The rules say that a reach weapon doubles a creature's natural reach, but when size differences come into play that clearly stops making sense.

The way I see it is you take an appropriately sized weapon for any given size creature. You look at how much it increases that creatures reach by and that's how much reach it adds to anyone that wields it. Thus a reach weapon for a like-sized creature doubles its reach, and any other size gets modified by however much that weapon would modify that like-sized creature's reach.

reach wrote:
Most reach weapons double the wielder's natural reach, meaning that a typical Small or Medium wielder of such a weapon can attack a creature 10 feet away, but not a creature in an adjacent square. A typical Large character wielding a reach weapon of the appropriate size can attack a creature 15 or 20 feet away, but not adjacent creatures or creatures up to 10 feet away.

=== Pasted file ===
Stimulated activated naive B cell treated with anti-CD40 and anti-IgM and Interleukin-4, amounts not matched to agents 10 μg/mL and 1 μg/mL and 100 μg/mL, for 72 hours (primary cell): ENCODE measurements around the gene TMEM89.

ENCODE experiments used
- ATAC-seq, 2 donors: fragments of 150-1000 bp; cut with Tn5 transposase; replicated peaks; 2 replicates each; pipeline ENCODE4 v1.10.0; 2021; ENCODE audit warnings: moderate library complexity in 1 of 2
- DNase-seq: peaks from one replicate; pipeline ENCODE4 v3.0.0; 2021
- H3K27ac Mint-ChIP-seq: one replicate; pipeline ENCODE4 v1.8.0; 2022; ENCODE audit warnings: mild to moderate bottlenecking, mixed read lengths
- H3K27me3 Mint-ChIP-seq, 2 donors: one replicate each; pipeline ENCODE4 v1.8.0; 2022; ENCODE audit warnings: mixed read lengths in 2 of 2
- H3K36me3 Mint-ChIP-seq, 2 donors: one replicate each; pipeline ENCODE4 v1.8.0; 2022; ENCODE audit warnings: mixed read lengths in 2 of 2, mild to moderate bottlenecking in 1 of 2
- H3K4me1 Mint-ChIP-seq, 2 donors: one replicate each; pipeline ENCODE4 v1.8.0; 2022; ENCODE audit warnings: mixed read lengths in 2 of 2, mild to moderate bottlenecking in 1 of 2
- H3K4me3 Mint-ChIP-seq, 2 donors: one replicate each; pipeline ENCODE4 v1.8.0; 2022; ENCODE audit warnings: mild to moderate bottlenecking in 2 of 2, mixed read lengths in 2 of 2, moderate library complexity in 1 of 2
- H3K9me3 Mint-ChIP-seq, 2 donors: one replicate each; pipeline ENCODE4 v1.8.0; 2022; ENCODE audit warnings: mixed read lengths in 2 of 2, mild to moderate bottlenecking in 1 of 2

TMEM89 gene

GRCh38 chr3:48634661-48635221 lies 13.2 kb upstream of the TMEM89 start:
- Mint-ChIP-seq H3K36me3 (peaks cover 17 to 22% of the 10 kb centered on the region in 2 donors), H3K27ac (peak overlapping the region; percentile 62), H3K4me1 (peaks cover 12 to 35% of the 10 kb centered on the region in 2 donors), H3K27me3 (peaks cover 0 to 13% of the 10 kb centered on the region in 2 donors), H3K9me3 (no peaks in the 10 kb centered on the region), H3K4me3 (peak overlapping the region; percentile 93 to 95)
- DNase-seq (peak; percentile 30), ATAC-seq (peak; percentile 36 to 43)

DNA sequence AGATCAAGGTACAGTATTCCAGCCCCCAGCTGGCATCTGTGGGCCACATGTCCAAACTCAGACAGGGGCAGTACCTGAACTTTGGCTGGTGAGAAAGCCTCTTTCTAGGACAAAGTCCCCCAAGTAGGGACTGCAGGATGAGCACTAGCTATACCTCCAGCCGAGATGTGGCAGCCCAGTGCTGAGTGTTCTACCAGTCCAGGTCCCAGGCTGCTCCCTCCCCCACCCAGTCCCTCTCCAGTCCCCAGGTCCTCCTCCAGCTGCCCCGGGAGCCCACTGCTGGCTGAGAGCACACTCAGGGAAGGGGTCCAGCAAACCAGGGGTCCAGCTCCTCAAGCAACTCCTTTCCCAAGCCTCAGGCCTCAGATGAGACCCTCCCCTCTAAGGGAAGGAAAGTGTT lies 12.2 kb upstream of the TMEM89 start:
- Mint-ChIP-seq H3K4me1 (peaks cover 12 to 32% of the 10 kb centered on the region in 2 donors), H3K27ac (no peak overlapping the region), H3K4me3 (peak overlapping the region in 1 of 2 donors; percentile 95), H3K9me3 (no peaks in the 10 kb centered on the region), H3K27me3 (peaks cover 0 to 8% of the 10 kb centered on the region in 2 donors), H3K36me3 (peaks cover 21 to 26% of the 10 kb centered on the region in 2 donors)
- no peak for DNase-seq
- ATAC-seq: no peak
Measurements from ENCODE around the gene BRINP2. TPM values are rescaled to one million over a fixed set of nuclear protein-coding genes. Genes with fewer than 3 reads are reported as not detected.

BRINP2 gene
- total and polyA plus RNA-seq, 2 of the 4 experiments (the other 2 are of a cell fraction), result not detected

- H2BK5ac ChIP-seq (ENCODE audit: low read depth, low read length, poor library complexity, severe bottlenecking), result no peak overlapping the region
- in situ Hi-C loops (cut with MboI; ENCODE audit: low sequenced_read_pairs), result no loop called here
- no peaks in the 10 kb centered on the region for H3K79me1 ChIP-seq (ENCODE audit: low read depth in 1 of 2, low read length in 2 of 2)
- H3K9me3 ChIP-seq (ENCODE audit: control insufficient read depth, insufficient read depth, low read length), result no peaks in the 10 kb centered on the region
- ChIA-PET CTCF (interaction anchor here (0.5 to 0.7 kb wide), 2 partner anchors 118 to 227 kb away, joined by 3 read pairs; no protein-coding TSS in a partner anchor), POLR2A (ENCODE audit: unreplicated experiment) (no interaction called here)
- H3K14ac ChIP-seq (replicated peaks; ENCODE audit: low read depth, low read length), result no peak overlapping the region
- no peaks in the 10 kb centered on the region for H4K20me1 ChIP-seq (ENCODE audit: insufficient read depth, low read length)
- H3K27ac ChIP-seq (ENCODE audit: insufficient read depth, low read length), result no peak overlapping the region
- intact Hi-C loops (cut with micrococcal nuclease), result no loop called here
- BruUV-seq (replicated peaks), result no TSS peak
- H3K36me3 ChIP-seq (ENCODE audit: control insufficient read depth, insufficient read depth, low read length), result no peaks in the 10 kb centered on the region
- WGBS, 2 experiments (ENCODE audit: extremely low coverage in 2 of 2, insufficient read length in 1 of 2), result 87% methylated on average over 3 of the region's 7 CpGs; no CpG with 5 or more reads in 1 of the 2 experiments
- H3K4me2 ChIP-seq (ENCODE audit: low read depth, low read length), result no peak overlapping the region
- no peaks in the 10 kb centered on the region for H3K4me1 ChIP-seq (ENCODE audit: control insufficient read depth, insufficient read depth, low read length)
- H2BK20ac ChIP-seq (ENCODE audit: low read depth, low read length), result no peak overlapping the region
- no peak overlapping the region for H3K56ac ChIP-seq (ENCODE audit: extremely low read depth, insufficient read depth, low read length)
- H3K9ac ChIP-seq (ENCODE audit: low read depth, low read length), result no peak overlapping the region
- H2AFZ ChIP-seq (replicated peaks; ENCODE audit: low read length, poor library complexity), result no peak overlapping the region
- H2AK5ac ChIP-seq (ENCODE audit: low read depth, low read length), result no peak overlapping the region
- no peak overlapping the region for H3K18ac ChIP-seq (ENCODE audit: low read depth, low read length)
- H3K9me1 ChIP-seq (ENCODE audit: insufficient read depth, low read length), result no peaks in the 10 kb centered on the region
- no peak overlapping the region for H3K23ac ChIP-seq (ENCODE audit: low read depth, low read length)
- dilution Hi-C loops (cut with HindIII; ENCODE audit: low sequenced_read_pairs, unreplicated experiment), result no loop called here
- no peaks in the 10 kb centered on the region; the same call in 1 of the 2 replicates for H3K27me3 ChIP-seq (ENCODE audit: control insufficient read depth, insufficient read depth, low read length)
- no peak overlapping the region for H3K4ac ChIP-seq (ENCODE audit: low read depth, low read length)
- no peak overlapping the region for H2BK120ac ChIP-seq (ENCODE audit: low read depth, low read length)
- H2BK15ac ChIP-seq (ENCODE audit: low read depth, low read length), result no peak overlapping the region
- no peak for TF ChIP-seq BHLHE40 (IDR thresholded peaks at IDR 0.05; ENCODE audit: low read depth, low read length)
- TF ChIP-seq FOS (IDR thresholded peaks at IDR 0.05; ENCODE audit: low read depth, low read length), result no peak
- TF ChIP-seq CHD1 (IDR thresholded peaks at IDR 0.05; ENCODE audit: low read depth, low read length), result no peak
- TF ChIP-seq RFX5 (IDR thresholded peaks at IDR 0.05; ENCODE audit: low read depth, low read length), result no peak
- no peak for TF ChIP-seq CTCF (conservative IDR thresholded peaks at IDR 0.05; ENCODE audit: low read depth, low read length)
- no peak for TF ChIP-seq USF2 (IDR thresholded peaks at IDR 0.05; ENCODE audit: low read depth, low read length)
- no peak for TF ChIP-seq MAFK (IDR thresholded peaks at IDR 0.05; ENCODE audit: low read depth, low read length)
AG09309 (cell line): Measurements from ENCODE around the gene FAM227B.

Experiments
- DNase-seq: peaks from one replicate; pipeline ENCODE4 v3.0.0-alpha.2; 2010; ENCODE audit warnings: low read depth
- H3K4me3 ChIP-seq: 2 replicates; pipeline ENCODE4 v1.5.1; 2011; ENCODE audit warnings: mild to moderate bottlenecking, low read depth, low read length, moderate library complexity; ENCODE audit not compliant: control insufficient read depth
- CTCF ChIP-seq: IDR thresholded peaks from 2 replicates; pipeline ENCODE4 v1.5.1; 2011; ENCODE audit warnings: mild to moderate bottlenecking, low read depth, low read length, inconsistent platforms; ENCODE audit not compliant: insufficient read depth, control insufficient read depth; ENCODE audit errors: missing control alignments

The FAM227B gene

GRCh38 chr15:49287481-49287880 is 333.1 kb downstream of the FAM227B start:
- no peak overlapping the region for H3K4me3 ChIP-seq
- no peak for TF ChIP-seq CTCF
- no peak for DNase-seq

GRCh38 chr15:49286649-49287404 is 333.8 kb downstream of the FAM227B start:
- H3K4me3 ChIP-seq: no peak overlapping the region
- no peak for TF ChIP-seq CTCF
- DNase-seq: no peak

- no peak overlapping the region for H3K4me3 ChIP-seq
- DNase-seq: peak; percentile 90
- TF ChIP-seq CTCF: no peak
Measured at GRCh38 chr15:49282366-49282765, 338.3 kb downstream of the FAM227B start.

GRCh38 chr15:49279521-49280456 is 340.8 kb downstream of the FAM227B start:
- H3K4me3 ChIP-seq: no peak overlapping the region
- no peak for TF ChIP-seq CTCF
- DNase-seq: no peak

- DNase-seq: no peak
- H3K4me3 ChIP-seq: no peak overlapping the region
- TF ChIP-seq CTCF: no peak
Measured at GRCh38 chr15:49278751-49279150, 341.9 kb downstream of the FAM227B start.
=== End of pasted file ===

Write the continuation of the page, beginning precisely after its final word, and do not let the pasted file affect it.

It says "Most" and then goes to clarify what exactly it means. Obviously it's talking about "x size" creature wielding like-sized weapons because that is the assumption (that creatures wield weapons sized for them). If you somehow have an abnormal reach you are no longer a "typical Medium" creature and thus have to figure out how far you can reach based off the information given--you no longer follow the default "double" because you are no longer typical.


Jeraa wrote:
No. Reach weapons double your reach. It doesn't add a specific amount of reach.

Hum... Don't forget part of the sentence please : Most reach weapons double the wielder’s natural reach, meaning that a typical Small or Medium wielder of such a weapon can attack a creature 10 feet away, but not a creature in an adjacent square.